If you’re looking for a budget solution to condition markers, look no further than This Is My Game‘s post this week.  Geek Ken put together a freebie, and they look really nice!

RPG Musings gave us food for thought when they proposed the idea of short campaigns.  The advantage being, of course, closure for all involved.  A good idea for those who have never really had any because the group just sort of broke up for some reason.

 If you want to take your Gamma World game from levels 11-20, you need to check out Dazed, Save Ends‘s column this week on “Uber Tier.”  Monsters are no problem either, as just about any D&D monster fits in a Gamma World setting.

Finally, Alphastream weighed in on the “speed of combat” issue on his Wizards of the Coast blog.  He argues that 4e is far too engaging even when it’s not your turn to complain about how long the combats take.  Guess it’s time to open up the discussion again… leave him a comment!

This Saturday! Don’t forget!

Weekly Roundup – Podcast Editon

Just last night, we wrapped up the taping of our very first podcast. It’s going to be called “Level Up” and it’s aimed at PLAYERS (yes! I know!) who want advice and tips on character creation.  Keep an eye out for it right here on the site, we’ll be posting it soon.  And if you have a character creation question, or if you want ideas for the feat or power you should take next level, email us! The link is over there on the right. You could be featured in the next podcast! And now, on to the articles…

Someone on Twitter (sorry, don’t remember who) pointed us to David Ewalt’s Forbes blog, where this week he talked about how to get started in D&D.  In the wake of NBC’s “Community” episode featuring the game, many people are wondering how the game is played.  And of course, he suggests The Red Box.

The Dungeon’s Master had two different articles this week that caught our eye.  The first is a list of six items every adventuring party should have; there are some interesting items there that you may have overlooked.  The second was an article discussing ways to make sure everyone at the table is involved in a skill challenge.  This is especially important for groups that like to roleplay a lot.  We suggest you check both articles out.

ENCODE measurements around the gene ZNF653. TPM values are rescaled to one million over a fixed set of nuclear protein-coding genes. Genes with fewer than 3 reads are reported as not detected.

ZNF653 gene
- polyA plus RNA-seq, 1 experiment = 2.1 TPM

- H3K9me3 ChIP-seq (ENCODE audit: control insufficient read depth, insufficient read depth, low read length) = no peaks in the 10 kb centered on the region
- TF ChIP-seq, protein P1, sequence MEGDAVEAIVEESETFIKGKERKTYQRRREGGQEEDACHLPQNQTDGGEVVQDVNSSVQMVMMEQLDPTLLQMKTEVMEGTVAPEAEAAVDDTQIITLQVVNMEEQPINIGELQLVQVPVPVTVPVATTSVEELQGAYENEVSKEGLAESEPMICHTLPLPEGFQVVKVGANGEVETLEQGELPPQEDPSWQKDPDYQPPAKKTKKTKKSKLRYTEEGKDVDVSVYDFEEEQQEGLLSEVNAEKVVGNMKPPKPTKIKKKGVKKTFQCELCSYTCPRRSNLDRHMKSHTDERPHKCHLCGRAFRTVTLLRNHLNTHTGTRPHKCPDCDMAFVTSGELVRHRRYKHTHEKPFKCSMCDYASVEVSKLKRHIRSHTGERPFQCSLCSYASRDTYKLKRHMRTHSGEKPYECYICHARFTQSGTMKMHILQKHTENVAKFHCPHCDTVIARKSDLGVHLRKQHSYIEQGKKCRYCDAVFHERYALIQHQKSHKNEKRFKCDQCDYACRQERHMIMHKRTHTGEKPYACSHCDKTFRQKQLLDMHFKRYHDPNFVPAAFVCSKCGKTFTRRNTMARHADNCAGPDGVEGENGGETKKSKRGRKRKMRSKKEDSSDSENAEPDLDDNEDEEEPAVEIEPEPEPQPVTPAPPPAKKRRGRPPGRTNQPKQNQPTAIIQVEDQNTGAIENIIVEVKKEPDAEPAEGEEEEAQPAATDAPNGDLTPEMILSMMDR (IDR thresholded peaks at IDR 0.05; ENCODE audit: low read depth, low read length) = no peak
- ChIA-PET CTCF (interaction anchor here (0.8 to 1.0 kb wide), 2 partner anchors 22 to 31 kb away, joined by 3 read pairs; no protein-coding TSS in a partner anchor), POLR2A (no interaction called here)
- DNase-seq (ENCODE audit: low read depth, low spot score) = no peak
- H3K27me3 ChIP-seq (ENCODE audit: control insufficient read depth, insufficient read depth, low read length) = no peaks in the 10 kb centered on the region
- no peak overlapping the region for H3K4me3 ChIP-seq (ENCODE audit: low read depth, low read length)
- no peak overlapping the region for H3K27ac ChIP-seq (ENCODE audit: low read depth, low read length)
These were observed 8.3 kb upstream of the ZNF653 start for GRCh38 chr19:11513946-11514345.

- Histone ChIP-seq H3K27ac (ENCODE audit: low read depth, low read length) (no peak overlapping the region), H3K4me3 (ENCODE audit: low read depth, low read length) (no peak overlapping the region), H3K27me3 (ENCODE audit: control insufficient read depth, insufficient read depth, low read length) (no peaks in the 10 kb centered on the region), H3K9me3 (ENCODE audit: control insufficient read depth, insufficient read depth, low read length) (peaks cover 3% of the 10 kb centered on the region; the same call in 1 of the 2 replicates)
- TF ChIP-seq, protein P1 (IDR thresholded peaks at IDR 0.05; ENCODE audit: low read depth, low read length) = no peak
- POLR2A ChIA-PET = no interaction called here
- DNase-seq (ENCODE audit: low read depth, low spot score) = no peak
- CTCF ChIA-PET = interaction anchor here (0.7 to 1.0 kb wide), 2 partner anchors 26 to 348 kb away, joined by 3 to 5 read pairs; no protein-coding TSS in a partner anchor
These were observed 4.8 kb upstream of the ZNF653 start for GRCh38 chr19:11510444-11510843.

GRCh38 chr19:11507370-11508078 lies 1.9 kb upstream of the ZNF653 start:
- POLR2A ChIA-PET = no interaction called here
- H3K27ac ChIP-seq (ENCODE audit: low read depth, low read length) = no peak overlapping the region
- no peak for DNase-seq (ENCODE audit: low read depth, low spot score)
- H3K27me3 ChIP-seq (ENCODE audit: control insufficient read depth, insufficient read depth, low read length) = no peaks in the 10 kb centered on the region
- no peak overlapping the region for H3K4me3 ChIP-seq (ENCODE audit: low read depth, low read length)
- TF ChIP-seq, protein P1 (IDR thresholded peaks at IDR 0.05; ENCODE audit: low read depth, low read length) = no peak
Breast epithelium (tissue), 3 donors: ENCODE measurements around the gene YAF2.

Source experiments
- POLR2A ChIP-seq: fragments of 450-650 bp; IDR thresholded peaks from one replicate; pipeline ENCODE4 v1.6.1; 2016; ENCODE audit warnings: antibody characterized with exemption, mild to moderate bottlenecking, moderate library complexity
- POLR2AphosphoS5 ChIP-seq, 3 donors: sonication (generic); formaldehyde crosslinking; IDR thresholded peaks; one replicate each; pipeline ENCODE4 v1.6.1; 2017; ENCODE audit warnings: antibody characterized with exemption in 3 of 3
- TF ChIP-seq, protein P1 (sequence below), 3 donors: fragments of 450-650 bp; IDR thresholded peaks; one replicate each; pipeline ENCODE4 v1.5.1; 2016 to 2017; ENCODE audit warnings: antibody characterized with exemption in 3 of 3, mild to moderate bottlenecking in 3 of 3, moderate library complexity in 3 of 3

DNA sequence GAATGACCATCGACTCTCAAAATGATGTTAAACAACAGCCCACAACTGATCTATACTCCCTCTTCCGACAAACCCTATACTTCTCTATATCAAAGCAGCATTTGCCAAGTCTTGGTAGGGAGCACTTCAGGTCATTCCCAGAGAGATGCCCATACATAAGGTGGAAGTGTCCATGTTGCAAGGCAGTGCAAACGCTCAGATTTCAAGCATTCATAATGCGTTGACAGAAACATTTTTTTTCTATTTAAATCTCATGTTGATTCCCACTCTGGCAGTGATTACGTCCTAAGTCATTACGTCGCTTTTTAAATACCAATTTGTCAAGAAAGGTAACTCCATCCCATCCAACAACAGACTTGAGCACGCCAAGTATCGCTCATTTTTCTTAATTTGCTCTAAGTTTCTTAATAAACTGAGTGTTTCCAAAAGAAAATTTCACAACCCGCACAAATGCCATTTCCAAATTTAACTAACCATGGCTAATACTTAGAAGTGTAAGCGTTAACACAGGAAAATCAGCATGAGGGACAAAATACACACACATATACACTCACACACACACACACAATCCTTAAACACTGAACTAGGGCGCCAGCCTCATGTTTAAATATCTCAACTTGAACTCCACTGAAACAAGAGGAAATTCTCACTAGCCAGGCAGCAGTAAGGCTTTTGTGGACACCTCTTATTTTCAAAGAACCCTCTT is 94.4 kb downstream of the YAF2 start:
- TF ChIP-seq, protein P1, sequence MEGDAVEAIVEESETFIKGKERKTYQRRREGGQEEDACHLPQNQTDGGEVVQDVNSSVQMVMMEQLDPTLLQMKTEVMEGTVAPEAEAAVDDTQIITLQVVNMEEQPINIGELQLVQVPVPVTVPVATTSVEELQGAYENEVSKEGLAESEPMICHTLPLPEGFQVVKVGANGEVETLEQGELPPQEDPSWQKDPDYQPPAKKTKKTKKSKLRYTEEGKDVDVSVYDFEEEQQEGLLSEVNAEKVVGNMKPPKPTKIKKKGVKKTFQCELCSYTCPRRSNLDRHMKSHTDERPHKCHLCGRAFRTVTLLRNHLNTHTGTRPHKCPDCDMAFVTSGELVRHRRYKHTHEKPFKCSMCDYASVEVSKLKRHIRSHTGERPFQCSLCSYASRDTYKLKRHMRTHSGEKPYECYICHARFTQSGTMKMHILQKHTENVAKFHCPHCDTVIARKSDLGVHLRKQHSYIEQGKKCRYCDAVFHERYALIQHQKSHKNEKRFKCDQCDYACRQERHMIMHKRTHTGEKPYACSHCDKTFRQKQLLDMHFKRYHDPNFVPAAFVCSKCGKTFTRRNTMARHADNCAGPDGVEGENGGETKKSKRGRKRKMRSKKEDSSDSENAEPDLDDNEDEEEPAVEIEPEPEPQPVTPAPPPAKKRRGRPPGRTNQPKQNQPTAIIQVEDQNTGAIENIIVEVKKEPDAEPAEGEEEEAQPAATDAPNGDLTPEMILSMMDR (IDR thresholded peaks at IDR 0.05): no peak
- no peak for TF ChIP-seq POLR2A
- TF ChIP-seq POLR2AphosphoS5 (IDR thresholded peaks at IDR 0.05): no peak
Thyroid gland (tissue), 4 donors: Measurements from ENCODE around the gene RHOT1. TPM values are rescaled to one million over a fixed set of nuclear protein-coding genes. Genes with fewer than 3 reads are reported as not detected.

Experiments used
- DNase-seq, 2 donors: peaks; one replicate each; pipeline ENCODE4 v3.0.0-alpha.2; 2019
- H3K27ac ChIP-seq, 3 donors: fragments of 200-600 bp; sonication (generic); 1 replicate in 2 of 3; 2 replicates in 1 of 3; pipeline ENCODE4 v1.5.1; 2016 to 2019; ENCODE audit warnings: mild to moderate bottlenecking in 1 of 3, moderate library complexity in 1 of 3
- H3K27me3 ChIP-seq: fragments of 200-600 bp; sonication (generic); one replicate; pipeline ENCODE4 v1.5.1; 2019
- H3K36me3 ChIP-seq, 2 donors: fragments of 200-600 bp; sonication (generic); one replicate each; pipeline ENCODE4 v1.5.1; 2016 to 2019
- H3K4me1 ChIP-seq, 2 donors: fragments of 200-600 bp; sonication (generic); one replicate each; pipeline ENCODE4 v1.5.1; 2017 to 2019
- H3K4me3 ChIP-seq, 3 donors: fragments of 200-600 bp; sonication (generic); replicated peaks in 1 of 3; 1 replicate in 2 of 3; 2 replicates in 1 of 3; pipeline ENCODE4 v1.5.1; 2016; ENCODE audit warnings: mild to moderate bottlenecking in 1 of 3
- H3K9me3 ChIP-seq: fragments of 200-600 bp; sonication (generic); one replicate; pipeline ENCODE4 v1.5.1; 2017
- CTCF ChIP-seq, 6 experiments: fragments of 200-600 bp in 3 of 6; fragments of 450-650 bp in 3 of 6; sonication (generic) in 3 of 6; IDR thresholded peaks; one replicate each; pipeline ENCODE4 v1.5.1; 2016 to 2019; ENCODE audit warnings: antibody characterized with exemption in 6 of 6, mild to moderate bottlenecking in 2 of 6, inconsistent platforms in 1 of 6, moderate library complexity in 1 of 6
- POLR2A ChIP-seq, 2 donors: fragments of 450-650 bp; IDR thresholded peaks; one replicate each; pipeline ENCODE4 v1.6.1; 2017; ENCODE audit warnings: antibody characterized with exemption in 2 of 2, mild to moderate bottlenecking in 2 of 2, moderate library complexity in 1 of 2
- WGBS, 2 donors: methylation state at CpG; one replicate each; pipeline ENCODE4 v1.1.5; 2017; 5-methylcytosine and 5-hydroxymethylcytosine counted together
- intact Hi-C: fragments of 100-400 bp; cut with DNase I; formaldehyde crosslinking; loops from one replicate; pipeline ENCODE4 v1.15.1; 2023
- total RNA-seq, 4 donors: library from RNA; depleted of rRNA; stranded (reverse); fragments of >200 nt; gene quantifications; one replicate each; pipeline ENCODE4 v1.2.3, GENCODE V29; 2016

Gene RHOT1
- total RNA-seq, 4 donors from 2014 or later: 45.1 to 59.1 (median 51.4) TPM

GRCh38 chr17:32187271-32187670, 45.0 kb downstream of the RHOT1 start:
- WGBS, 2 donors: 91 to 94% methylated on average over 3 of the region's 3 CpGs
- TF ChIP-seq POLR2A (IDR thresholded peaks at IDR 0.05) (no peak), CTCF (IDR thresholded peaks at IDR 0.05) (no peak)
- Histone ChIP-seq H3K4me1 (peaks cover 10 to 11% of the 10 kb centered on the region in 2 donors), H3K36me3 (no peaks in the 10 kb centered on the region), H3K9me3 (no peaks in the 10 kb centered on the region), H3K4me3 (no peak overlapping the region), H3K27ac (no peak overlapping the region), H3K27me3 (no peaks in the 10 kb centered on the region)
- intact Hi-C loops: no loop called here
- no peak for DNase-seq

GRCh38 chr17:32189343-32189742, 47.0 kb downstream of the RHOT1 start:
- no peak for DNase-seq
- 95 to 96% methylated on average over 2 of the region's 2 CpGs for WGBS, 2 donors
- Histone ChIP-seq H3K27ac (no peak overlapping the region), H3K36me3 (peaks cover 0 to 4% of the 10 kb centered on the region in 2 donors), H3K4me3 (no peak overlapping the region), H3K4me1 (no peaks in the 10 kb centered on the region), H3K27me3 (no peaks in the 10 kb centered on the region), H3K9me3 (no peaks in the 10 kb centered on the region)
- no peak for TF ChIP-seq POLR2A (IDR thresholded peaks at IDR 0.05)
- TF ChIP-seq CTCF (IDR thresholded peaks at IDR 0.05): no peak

Tarrasqueous had some interesting homebrew Gamma World “monsters” called “Gamma Portals.”  This was especially interesting to us, as we just finished the first Gamma World novel “Sooner Dead” where “ripples,” similar to Gamma Portals, featured prominently.  Kind of neat to see some crunch put to the fluff in the novels.

At-Will‘s Ryven started a great discussion of WotC’s plans to introduce multiclassing to 4th edition.  But really, the discussion is only started, and there is still a lot of speculation, as we do not have WotC’s actual mechanics in front of us.  Still, it’s fun to add to the discussion!

RPG Musings had a great article on roleplaying that everyone should read.  We especially like the idea of “taking ownership of the character’s actions,” and how that informs the way a player describes what the character does.

Finally, a non-D&D related blog article. On Twitter this week, @joyofgeek pointed us to Rands in Repose who wrote an article entitled “The Nerd Handbook.” How much of it do you recognize in yourself?

We’d love to find your blog! Leave a link in the comments!

Weekly Roundup – Postponed Game Edition

Well, inclement weather has postponed our game this week.  *Sigh*  Guess we should read some hot-off-the-press blog articles for our much needed D&D fix, and get together some article-y goodness for you while we’re at it.

Sly Flourish had a great buyers guide to D&D books for new DMs.  The book landscape has changed quite a bit since the outset of 4th Edition, so if you’re looking for everything updated, start here.

Icosahedrophilia (say THAT five times fast…) had a very interesting article on the history of miniatures in D&D.  Specifically, how the rules, as written, supported (or didn’t support) the use of miniatures on a battle map.  Good read, even if you’re only interested in the general history of D&D.

For all the Arts & Crafts and Hirst Arts nuts out there, Ben’s RPG Pile had a fun tutorial on building ruined hallways with your Hirst Arts molds.  Mold numbers and pictures included!  Woo hoo!!

And Finally, RPG Musings had an article on speeding up D&D 4e. I know, I know, everyone’s sick of the talk about “the speed of combat in 4e.”  Actually, if you read that again, the word “combat” isn’t there….hmmm….

If we haven’t noticed your blog yet, feel free to leave us a link in the comments!

Weekly Roundup – DDXP 2011 Edition

It’s quite possible most of you are still detoxing from DDXP.  We’ve got what you need! More D&D!  In the form of articles!  For you to read!  Check out this week’s best (non-DDXP)  articles.

RPG Musings pointed us to a great resource for campaign ideas that’s right in front of you.  Why didn’t we think of this first? Brilliant!

If you haven’t been following Sersa over at Save Vs. Death and his “Fourthcore” philosophy, you should.  There’s lots of great usable content over there, and all of it deliciously deadly.  Don’t know what Fourthcore is?  Never fear, this week a FAQ was posted.

And did you hear the news about the prison who won’t let its inmates play D&D because it threatens prison security? No? Geeks are Sexy had a great blog post covering the story.

The Weem posted a fun Twitter interview with WotC. Quick read, since questions and answers are limited to Twitter’s 140 characters.

Finally, The Labyrinth had a great article about the process they used to find a new player for their game.  While their success rate varied, you might find a resource here that you haven’t used yet.  Or you might just find the story of them trying to find a new player entertaining.

Leave us a link to YOUR blog in the comments!